Love vs. Hate

Reading 1:

A Network of Mutuality by Martin Luther King

We are caught in an inescapable network of mutuality,
tied in a single garment of destiny.
Injustice anywhere is a threat to
justice everywhere...
Before it is too late, we must narrow
the gaping chasm between our proclamations
of peace and our lowly deeds which precipitate
perpetuate war.
One day we must come to see
that peace is not merely a distant
goal that we seek but a means by
which we arrive at that goal.
We must pursue peaceful ends
through peaceful means.
We shall hew out of the mountain
of despair, a stone of hope.


Reading 2:

from The Cure at Troy  
By Seamus Heaney
Human beings suffer,
they torture one another,
they get hurt and get hard.
No poem or play or song
can fully right a wrong
inflicted or endured.
The innocent in gaols
beat on their bars together.
A hunger-striker's father
stands in the graveyard dumb.
The police widow in veils
faints at the funeral home.
History says, Don't hope
on this side of the grave.
But then, once in a lifetime, the longed for tidal wave
of justice can rise up, and hope and history rhyme.
So hope for a great sea-change
on the far side of revenge.
Believe that a further shore is reachable from here.
Believe in miracles and cures and healing wells.
Call the miracle self-healing:
The utter self-revealing
double-take of feeling.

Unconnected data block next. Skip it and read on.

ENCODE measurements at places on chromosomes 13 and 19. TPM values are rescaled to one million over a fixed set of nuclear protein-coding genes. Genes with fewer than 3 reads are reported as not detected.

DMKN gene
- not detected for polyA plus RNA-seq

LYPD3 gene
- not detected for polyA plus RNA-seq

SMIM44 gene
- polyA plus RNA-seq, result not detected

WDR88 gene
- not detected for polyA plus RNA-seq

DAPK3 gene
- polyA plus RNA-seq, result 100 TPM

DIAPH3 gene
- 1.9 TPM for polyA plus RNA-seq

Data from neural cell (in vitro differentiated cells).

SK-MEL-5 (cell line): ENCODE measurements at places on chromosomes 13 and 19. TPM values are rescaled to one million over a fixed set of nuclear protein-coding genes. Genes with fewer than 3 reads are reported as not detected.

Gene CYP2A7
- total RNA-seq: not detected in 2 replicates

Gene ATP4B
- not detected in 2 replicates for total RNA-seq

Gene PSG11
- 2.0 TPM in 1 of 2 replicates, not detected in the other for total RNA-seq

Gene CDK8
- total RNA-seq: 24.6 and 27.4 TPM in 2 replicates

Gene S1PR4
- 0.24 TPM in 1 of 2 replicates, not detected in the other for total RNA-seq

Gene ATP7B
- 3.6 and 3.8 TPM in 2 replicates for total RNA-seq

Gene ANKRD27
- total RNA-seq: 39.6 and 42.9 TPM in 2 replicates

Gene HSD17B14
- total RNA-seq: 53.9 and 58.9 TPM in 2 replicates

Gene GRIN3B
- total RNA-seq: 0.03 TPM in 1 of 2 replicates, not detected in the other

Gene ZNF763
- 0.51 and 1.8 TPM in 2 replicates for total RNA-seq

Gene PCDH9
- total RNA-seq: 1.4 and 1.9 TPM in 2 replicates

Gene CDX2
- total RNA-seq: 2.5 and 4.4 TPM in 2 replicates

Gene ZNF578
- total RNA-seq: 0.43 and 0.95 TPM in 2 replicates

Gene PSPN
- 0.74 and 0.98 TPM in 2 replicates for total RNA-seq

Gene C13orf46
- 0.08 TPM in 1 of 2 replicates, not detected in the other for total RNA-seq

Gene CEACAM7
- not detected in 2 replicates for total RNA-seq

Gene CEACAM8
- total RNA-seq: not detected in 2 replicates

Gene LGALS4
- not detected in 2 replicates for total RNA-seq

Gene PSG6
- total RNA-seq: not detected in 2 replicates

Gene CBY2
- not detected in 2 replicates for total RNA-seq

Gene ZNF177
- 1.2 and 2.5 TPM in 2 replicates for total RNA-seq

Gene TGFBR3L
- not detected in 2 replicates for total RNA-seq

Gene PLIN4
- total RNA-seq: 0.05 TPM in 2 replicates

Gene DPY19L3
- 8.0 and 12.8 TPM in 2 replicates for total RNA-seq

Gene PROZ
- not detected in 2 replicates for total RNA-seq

If there's fire on the mountain
Or lightning and storm
And a god speaks from the sky
That means someone is hearing
the outcry and the birth-cry
of new life at its term.


Sermon Part 1

Once again the media bring pictures and descriptions of conflict and violence to our doorstep.  This time it is from Burma.  You have probably seen the images – they’ve been splashed on the covers of our local newspapers and covered widely on television.

The monks with their shaved heads in their red robes are marching. They chant as they walk along in orderly lines – many walk with hands joined in a prayerful position.  Their faces show no anger or hatred - they look peaceful, calm.  People lining the streets bow to them.  They link arms to form a human barrier to protect the monks. The demonstrations grow.  A hundred thousand people fill the streets of Burma to press for freedom.

There is a feeling of hope – of excitement.  Maybe this time there will be a change.  Maybe this time, it will be peaceful.  Maybe this time freedom will come without blood being spilled.

At first, the authorities act with restraint. The monks are almost universally revered.  The military leaders eager to protect their positions know that strong action against the monks will further inflame the public mood. Eventually though, the restraint melts away. Images and stories emerge of armed police firing directly into crowds of peaceful demonstrators. Police and pro-government thugs beat monks and laypeople alike until they lie bloody and immobile. Images…  A pair of sandals left on the road in a pool of blood. A Japanese journalist thrown to the ground and executed for recording the advancing police.